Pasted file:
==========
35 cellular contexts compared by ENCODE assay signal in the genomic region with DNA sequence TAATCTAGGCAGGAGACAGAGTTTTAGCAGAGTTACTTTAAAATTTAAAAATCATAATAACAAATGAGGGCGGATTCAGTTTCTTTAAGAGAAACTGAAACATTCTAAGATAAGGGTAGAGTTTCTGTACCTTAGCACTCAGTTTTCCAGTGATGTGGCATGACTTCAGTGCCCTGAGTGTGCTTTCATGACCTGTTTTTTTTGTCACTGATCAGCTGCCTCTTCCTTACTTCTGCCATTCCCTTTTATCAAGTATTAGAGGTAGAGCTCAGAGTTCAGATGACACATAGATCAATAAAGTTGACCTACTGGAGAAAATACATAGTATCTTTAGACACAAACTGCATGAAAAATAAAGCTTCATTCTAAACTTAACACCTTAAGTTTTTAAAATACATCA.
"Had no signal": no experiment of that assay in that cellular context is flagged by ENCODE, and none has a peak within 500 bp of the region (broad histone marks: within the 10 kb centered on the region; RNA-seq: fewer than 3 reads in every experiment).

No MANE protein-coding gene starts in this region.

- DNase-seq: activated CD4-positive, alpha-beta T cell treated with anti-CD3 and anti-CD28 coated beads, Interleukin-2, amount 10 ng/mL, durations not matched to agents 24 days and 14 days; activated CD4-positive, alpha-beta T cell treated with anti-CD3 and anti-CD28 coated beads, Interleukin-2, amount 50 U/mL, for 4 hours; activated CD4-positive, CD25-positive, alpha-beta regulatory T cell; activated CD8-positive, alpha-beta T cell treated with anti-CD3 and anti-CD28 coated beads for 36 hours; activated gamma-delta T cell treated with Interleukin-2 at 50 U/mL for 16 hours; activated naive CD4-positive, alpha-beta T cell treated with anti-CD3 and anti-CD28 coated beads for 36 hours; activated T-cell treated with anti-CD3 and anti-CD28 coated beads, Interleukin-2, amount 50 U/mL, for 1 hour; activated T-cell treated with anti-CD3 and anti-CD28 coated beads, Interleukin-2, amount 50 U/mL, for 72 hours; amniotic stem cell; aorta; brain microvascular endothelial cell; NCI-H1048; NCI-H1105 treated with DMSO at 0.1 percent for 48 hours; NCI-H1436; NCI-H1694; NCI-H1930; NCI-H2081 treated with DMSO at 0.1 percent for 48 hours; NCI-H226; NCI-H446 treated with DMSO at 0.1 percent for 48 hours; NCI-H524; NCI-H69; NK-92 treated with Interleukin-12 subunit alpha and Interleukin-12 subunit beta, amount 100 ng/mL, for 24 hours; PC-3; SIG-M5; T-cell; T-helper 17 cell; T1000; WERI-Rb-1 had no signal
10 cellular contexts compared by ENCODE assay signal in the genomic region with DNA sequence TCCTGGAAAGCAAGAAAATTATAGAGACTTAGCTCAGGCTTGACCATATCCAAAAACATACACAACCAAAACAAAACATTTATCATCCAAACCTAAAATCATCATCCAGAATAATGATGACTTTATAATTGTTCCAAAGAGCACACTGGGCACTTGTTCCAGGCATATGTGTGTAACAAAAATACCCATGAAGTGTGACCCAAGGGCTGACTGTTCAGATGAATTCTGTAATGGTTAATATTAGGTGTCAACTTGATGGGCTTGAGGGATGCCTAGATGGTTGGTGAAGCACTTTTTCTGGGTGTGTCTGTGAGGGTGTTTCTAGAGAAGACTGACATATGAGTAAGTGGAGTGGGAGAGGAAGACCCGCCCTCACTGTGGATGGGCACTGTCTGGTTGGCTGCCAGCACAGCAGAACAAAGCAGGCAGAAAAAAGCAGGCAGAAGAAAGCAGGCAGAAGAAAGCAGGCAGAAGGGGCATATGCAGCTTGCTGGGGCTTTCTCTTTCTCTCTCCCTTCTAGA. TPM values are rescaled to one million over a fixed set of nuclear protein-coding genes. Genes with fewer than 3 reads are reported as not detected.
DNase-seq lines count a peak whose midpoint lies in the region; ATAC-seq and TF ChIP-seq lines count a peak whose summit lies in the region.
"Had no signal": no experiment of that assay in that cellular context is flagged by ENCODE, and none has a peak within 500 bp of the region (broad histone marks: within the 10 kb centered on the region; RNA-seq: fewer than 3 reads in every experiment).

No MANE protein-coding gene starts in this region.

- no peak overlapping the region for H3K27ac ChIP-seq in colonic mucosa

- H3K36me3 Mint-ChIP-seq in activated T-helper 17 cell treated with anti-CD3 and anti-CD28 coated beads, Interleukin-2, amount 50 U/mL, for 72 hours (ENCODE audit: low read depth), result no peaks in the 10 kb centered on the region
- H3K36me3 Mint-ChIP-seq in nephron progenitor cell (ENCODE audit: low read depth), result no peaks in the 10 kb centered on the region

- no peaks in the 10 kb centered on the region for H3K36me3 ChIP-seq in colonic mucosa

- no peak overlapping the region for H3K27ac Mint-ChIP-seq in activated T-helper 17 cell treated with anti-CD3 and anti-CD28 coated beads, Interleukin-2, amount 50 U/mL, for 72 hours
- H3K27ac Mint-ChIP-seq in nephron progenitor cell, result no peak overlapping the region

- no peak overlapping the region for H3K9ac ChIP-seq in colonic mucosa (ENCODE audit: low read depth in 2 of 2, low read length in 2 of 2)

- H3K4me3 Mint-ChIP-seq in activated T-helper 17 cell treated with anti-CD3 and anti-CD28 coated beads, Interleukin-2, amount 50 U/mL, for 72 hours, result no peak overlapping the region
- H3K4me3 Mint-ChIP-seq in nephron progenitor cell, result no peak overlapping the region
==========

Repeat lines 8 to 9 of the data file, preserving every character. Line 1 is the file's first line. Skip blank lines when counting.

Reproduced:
No MANE protein-coding gene starts in this region.

- no peak overlapping the region for H3K27ac ChIP-seq in colonic mucosa